View details for DOI 10.1111/pedi.12939

    View details for PubMedID 31644828

  • CGM Initiation Soon After Type 1 Diabetes Diagnosis Results in Sustained CGM Use and Wear Time. Diabetes care Prahalad, P. n., Addala, A. n., Scheinker, D. n., Hood, K. K., Maahs, D. M. 2019

    View details for DOI 10.2337/dc19-1205

    View details for PubMedID 31558548

  • The Interplay of Type 1 Diabetes and Weight Management: A Qualitative Study Exploring Thematic Progression from Adolescence to Young Adulthood. Pediatric diabetes Addala, A. n., Igudesman, D. n., Kahkoska, A. R., Muntis, F. R., Souris, K. J., Whitaker, K. J., Pratley, R. E., Mayer-Davis, E. n. 2019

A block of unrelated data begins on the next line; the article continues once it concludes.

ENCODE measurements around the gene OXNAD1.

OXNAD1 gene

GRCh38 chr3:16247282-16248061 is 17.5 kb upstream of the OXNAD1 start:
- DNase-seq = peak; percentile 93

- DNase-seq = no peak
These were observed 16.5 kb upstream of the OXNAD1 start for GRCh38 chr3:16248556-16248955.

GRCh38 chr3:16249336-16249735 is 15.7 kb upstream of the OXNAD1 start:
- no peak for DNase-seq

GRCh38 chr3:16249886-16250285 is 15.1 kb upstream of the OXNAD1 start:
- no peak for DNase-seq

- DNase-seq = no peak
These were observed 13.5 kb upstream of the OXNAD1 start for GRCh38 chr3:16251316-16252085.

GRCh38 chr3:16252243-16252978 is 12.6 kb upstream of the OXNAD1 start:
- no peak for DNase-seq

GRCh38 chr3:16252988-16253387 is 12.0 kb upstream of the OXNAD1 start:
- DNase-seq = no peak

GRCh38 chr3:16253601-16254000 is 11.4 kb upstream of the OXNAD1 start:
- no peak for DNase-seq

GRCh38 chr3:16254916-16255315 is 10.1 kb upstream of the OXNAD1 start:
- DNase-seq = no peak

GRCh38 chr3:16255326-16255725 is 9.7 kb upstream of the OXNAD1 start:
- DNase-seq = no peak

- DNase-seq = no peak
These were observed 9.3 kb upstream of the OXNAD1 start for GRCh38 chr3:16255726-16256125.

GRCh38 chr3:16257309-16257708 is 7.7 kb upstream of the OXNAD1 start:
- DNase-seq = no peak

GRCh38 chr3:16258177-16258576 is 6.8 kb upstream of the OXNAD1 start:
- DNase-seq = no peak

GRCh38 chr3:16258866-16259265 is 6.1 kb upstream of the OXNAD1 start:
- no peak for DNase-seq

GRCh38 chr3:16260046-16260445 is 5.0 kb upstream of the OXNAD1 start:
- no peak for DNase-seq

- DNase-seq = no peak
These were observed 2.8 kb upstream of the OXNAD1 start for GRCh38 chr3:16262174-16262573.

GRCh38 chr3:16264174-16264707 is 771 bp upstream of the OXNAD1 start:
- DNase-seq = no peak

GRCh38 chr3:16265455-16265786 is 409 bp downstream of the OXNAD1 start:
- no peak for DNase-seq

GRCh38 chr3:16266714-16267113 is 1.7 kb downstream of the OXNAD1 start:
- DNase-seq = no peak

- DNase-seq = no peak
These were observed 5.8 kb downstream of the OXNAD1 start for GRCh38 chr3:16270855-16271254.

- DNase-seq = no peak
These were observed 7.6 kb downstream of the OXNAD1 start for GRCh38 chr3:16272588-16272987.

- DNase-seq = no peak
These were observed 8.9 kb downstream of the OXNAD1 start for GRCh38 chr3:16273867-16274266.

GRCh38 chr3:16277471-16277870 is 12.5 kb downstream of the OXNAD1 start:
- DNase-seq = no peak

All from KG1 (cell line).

The impact of weight management in persons with type 1 diabetes (T1D) from childhood into adulthood has not been well-described. The purpose of the study was to explore qualitative themes presented by young adults with T1D with respect to the dual management of weight and T1D.We analyzed focus group data from 17 young adults with T1D (65% female, age 21.7 ± 2.1 years, HbA1c 8.1% ± 1.5) via inductive qualitative analysis methods. Major themes were compared to themes presented by youth with T1D ages 13-16 years in previously published study in order to categorize thematic progression from early adolescence through adulthood.Themes from young adults with T1D, when compared to those from youth, were categorized as: (1) persistent and unchanged themes, (2) evolving themes, and (3) newly-reported themes. Hypoglycemia and a sense of futility around exercise was an unchanged theme. Importance of insulin usage and a healthy relationship with T1D evolved to gather greater conviction. Newly reported themes are unique to integration of adulthood into T1D, such as family planning and managing T1D with work obligations. Young adults also reported negative experiences with providers in their younger years and desire for more supportive provider relationships.Issues identified by youth regarding the dual management of T1D and weight rarely resolve, but rather, persist or evolve to integrate other aspects of young adulthood. Individualized and age-appropriate clinical support and practice guidelines are warranted to facilitate the dual management of weight and T1D in persons with T1D. This article is protected by copyright. All rights reserved.